Although concrete is highly durable, you still need to protect it with a quality sealer. All concrete sealers are designed to prevent premature corrosion, staining, and other environmental damage. However, not all sealers are made the same—if you choose the wrong one, your concrete will not get the protection it needs.
Read on to learn more about the different types of concrete sealers and their common uses, how to determine which type of sealer you need, and how to calculate how much you’ll need for your project.
Types of Concrete Sealers
There are several types of concrete sealers you can choose from, including:
Different concrete sealing products yield different effects. One sealer might increase the sheen of the concrete while another may intensify the color of the concrete’s tint. Note that improperly applied sealer can ruin the appearance of an otherwise perfect installation.
Now, let’s explore each type of sealer in more detail.
Penetrating concrete sealers contain silanes, siloxanes, silicates, and/or siliconates. They are effective at chemically penetrating into the capillaries that run through all concrete pads, which, in turn, shields the concrete from penetration by de-icing chemicals and moisture. This type of sealer is best used in exterior applications that are subject to freeze-thaw damage and corrosion.
Acrylic sealers form a thin, protective film on the surface that enhances the beauty of exposed aggregate, stamped, or colored concrete. Acrylic concrete sealers can be water- or solvent-based. Solvent-based sealers are preferred for their color-enhancing capacities and are typically used outdoors. Water-based acrylic sealers are used widely for interior applications in hospitals, breweries, food production plants, schools, garages, stadiums, commercial kitchens, auto factories, and warehouses.
Polyurethane concrete sealers significantly increase resistance to salt water, de-icing products, rain, snow, sleet, hail, and intense sunlight. This type of sealer is available in a range of sheen levels, and is useful for both interior and exterior applications. They also provide excellent protection and are about twice as thick as acrylic sealers. One disadvantage of solvent-based polyurethane sealers is that they tend to get slippery when wet, but you can remedy this issue by purchasing traction enhancers/additives like SureGrip.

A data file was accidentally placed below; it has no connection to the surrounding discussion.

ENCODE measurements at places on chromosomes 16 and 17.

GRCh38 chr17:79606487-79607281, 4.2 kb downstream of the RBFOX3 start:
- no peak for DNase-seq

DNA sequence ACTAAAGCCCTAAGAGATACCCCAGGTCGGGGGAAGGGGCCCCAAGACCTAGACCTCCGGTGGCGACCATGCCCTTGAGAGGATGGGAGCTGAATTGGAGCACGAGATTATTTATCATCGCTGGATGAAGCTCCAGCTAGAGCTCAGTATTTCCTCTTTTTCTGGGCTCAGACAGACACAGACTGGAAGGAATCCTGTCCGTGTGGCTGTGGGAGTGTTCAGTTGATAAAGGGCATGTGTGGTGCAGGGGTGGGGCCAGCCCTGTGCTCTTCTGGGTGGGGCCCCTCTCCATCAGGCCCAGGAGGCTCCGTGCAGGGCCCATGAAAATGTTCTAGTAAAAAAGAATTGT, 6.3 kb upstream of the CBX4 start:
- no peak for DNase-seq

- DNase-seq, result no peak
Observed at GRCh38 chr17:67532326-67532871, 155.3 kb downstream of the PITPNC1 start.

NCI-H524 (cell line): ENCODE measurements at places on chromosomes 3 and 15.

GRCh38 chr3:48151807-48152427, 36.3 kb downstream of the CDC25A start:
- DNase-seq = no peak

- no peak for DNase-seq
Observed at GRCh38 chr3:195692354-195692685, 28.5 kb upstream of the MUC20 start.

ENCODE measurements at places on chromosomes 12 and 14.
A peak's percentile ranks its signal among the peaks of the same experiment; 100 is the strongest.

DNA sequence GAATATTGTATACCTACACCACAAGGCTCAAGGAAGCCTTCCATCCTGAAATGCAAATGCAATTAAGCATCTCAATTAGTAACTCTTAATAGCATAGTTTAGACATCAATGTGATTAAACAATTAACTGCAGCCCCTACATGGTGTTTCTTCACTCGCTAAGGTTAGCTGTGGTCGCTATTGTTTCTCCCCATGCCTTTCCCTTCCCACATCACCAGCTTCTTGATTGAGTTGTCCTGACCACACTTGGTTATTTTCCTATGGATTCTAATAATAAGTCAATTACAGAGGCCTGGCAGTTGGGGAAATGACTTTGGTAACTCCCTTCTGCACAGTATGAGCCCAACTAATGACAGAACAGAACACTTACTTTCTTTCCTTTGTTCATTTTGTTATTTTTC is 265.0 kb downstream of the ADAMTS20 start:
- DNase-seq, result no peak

Water-based concrete sealers like our AQUA CURE 15-100 are low-odor, breathable, and non-yellowing. The self-crosslinking properties in the sealers make them highly water-resistant, adhesive, and durable. They also provide superior efflorescence and alkali resistance, and are suitable for green (eco-friendly) concrete applications. Water-based concrete sealers typically perform better than traditional acrylic sealers because they offer better chemical resistance, flexibility, adhesion, and stability.
Determining How Much Sealer Is Needed
Once you determine which type of best concrete sealer is best for your project, the next step is calculating how much you’ll need! Although you will need a calculator for this, determining how much you’ll need is actually very easy.
First, measure the square feet of the slab you’ll be applying sealer. You’ll need to measure the length and width of the slab and then multiply these two numbers together to get the total square footage.
Then, check the technical data of the product you’re using. Most concrete sealers treat about 250 square feet per gallon, but check to be sure.
So, if your treatment area is 20 feet by 30 feet, you will be treating 600 square feet of surface per coat. Two thin coats are typically recommended, so you’ll want to double your square footage. In this example, you’ll technically be treating 1,200 square feet because you are applying sealer twice to a 600-square-foot area.
Next, you’ll want to take the total square footage and divide it by coverage per square foot (as noted in your sealer’s technical data). In the same example, let’s assume that your sealer covers 250 square feet per gallon. You’ll need to divide 1,200 by 250, which gives you 4.8. So, you’ll need to purchase around five gallons of sealer.
On that note, always check to see if you can save money by purchasing a five-gallon container instead of five separate one-gallon containers. And, it’s never a bad idea to keep some in reserve for future needs.
Purchase Concrete Sealer From Stamped Concrete Today!
Get high-quality concrete sealers for your next project from Stamped Concrete, a family-owned and -operated division of Metropolitan Materials, LLC. To browse our full line of sealers, please visit our online store. If you need help selecting the right sealer for your project, don’t hesitate to contact one of our professionals today.